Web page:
General Motors has announced plans to become carbon neutral by 2040, including setting an aggressive tailpipe emissions goal for light-duty vehicles. The automaker believes that not only its global products but its operations in generally can be carbon neutral in less than two decades, though that’ll require buy-in from drivers to choose green vehicles.
Indeed, the use of GM products will account for three-quarters of the commitment, the automaker says. To coax owners away from gas and diesel models, it plans to have 30 all-electric vehicles available globally by midway through the current decade.
By the end of 2025, 40-percent of the models in the US specifically will be battery-electric. It’ll leverage the new GM Ultium platform, an EV-specific architecture including new motors, batteries, and other components, which will be used for upcoming models like the GMC Hummer EV and the Cadillac Lyriq. Eventually, GM aims to have Ultium-based vehicles from all of its brands, and indeed to provide the technology to external partners, such as Honda.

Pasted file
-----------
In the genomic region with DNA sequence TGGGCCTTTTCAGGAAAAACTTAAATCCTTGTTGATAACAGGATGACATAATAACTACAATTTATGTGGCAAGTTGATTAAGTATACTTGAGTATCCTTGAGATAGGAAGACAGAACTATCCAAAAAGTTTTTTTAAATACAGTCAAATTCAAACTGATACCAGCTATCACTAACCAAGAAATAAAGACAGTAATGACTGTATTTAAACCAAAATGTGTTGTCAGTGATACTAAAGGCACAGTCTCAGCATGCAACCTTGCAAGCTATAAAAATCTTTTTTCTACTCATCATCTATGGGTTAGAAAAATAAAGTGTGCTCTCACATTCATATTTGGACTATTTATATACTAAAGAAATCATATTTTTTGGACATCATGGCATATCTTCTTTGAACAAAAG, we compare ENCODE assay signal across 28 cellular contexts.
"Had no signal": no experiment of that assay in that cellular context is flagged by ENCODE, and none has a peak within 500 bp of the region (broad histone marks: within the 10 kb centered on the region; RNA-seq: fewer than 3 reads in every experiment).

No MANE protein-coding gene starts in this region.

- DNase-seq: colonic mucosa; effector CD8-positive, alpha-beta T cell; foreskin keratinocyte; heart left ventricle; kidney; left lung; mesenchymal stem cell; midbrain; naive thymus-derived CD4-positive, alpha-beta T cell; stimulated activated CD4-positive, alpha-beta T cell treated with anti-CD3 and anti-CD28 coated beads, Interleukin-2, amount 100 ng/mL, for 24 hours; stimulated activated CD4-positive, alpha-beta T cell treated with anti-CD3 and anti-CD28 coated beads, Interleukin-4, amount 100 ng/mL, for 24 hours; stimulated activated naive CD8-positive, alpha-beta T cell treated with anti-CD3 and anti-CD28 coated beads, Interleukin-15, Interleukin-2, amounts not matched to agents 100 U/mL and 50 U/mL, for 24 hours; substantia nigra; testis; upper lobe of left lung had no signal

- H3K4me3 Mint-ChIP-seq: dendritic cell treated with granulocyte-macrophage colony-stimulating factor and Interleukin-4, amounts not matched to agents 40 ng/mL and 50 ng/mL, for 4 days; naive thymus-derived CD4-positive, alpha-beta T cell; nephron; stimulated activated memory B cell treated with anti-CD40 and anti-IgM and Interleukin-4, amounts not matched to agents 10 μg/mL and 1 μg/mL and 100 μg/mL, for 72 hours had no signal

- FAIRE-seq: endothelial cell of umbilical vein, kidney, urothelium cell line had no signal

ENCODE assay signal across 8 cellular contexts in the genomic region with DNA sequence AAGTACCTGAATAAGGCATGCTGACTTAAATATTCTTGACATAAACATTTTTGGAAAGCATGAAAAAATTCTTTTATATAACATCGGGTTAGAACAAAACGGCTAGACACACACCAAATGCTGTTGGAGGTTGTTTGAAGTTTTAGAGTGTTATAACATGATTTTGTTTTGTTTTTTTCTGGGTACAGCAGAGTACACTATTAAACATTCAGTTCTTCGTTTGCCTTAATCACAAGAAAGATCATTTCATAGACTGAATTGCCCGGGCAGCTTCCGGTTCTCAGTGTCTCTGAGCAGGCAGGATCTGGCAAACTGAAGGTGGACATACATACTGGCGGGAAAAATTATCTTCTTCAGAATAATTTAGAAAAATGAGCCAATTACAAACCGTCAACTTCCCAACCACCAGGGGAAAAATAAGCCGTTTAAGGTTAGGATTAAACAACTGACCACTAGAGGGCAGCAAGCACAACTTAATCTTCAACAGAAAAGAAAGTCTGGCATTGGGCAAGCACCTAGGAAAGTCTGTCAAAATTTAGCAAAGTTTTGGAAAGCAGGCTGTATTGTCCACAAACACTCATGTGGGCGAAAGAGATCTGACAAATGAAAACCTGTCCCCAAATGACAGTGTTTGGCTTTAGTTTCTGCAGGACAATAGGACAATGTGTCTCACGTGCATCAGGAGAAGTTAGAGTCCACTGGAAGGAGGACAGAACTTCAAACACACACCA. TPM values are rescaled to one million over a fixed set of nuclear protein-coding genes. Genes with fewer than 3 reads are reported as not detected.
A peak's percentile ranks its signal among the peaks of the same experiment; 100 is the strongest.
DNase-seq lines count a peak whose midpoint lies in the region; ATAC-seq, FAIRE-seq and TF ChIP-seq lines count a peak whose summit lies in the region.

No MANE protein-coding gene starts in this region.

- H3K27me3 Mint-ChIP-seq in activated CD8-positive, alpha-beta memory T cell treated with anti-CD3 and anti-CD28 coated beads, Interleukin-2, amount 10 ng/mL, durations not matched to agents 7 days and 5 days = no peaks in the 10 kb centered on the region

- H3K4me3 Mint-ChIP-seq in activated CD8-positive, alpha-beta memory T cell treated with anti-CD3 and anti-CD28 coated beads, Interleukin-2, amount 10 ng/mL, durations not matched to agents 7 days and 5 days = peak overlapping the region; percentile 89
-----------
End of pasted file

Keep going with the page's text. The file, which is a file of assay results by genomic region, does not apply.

That alone, however, won’t be enough. “To reach its goals,” the automaker explained today, “GM plans to decarbonize its portfolio by transitioning to battery electric vehicles or other zero-emissions vehicle technology, sourcing renewable energy and leveraging minimal offsets or credits.”
Part of that includes “an aspiration to eliminate tailpipe emissions” from GM’s new light-duty vehicles, by 2035. It’s a considerable challenge: passenger vehicles are arguably easier to transition, because they typically don’t have the same load and hauling requirements as light-duty trucks. Before that point, it’ll use more efficient engines and lighter vehicles, along with features like lower rolling resistance tires and improved aerodynamics to help coax more eco-cred from its internal combustion vehicles.
There’ll still be a shortfall, unsurprisingly, and there GM looks to carbon credits or offsets. That strategy in general has been accused of being a crutch for industry in the past – GM says it “recognizes that offsets must be used sparingly and should reflect a holistic view of mitigating the effects of climate change and helping people thrive around the world” – but it will at least allow the remaining carbon output to be mitigated.
On the production side, GM says it will be working with suppliers on things like use of sustainable materials, cutting emissions in manufacturing processes, and using renewable sources for power. It’ll also attempt to push its new BrightDrop logistics division, which will use electric trucks rather than gas or diesel engined versions. Notably absent, however, is any sort of end date for when GM will cease sales of internal combustion vehicles altogether.